Dave LeCompte (really) (tsmaster) wrote,
Dave LeCompte (really)
tsmaster

Your Forum Post Makes Me Sad

or mad.

Not you, specifically. Probably. Just the random idiots on the internet who use forums to voice opinions about stuff they have no information about.

The Internet at large, the Web, blogs, and Wikipedia are all commonly described as being hothouses of misinformation, free from accountability, and therefore rife with errors that don't get corrected.

Specifically in the case of Wikipedia, I think the hype is overblown. And, to some degree, irresponsible. The whole point of Wikipedia is that the users maintain it. So, if somebody discovers Wikipedia getting something wrong, the correct response isn't to write a newspaper editorial about it. The correct response is to fix the incorrect page.

The good news is that to a large degree this already happens. By the time the newspaper editorial is printed, other people have come and gone, and usually fixed the specific error that the print journalist was going to point at.

However, one morass of collective ignorance that has nigh-uniformly upset me have been forum posts. I suppose some forums are moderated, and some forums have peer reviewing, which are steps in the right direction, but I still find the "Post your comments here" to be a honeypot for the mis- or uninformed to waste my time.


Today's example:

I read Penny Arcade on a regular basis, both the comic and the post. The comics are concise, often funny, but don't have the nuance of a page full of prose. That's what the posts are for. In the posts about Friday's strip, Tycho (er, Jerry) comments that he's embarrassed about the typo that snuck into the strip. I looked and looked at the strip, and I couldn't see the typo.

Eventually, I delved into the Live Journal comments about the strip (the horror), and found someone with the same problem as me, followed by a useful response ("and a two Cintiqs" instead of "and two Cintiqs"). I'm impressed at the power of my blind spot, because I totally missed that. One lesson for me is that I need to cut people a little more slack than I do when they make editorial gaffes like this.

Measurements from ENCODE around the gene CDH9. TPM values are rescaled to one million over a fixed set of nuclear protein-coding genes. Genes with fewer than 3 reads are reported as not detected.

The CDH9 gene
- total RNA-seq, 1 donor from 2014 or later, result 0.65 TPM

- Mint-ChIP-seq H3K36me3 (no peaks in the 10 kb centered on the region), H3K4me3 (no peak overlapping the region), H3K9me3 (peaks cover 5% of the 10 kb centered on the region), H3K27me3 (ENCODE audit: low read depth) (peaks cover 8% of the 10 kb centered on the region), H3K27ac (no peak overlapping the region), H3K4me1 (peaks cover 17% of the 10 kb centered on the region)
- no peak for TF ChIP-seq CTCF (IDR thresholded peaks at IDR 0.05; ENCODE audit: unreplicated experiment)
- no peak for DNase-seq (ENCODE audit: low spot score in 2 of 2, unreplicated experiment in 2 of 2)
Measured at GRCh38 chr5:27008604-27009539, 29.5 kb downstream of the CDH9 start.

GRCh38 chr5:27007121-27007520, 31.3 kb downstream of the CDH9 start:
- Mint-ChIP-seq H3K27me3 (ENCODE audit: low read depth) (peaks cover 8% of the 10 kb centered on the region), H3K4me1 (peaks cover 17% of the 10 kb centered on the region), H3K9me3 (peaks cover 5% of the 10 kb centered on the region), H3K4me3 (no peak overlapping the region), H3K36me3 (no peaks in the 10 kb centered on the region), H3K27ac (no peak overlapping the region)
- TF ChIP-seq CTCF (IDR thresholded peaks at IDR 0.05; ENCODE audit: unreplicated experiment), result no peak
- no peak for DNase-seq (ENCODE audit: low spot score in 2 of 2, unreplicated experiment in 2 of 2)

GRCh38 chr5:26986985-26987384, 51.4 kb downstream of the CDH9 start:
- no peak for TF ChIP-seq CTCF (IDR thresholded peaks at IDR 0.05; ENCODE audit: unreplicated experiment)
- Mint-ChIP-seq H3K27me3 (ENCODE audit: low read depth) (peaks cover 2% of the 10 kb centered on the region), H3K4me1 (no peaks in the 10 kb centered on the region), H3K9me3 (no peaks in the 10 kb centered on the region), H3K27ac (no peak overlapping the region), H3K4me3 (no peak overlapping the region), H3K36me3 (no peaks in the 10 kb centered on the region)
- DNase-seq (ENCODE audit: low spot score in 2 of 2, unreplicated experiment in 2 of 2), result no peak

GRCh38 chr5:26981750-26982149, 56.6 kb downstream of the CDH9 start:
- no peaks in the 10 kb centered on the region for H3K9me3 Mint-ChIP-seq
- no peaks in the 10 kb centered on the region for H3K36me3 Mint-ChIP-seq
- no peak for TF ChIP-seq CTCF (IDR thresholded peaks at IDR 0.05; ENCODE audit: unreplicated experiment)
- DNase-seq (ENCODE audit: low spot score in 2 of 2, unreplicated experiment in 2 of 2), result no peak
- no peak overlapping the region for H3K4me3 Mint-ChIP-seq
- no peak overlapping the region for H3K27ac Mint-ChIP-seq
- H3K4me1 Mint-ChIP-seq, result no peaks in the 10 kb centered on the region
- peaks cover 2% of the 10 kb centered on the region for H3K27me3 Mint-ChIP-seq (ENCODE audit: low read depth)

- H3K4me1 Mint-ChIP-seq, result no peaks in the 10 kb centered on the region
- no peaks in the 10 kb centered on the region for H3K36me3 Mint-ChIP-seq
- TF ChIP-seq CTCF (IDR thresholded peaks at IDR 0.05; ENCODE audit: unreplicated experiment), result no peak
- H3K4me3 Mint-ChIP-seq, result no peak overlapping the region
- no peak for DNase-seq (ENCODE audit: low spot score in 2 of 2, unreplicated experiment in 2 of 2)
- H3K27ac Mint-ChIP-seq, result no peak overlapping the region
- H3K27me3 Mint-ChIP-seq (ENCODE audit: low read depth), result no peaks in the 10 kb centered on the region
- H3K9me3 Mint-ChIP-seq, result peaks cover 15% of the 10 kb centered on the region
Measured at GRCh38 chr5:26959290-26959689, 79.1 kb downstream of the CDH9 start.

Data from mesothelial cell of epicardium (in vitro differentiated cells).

For some reason, I kept reading (bad idea), and somebody posted "Unless Crayon Physics has changed significantly since the last time I downloaded it, you can't draw a rhombus". Ok, dude - step 1, read the post. Tycho (Jerry) as much as says that the Crayon Physics Deluxe game has changed significantly since the time that it was the Crayon Physics tech demo. IN LINE 1 of the post. Step 2 - (for the truly committed) click the link and go to http://www.crayonphysics.com to see if maybe there's been any updates since your last exposure to the product (answer: yes). Step 3 - as you formulate your post, recognize this pattern: Subjunctive phrase, conditional upon easily attainable and verifiable information, followed by logically implied statement. For example: Unless Amazon.com sells books, I can't buy a copy of "Harry Potter and the Endless Tedium" there. Well, gee, Amazon DOES sell books, so while that sentence is true it doesn't provide any new information.


Guh. I guess I need to get better about filtering out the crap, not reading past the point where I've gathered the information I need, and letting this stuff go.


On a more positive note, Crayon Physics Deluxe is fun. I bought it yesterday morning, and had finished it by yesterday night, doing almost the whole thing in one sitting. http://www.crayonphysics.com . This morning, I watched Petri talk about his process about going from an idea about a way to procedurally generate crayon-like strokes to incorporating ideas from a whiteboard physics tech demo to "Harold and the Purple Crayon". At one point, Petri was thinking of being able to draw physical objects to drop on Lemmings to squish them or have them climb on. And then he was thinking of having a foul-mouthed "Muppets on Acid" contrast to the child-like innocent look to the game. But he stumbled on a nostalgic piece of music which shaped the tone of the game, and in the end, it reminds me a great deal of Braid, which I think is all for the best.

It's available for the PC (free download, $19.99 for the full game) and iPhone (I could find the pricing information, but so can you).

I don't have a fancy tablet PC or Cintiq display/graphics tablet, but I hope more games like this come out to make me feel justified when I do get one.
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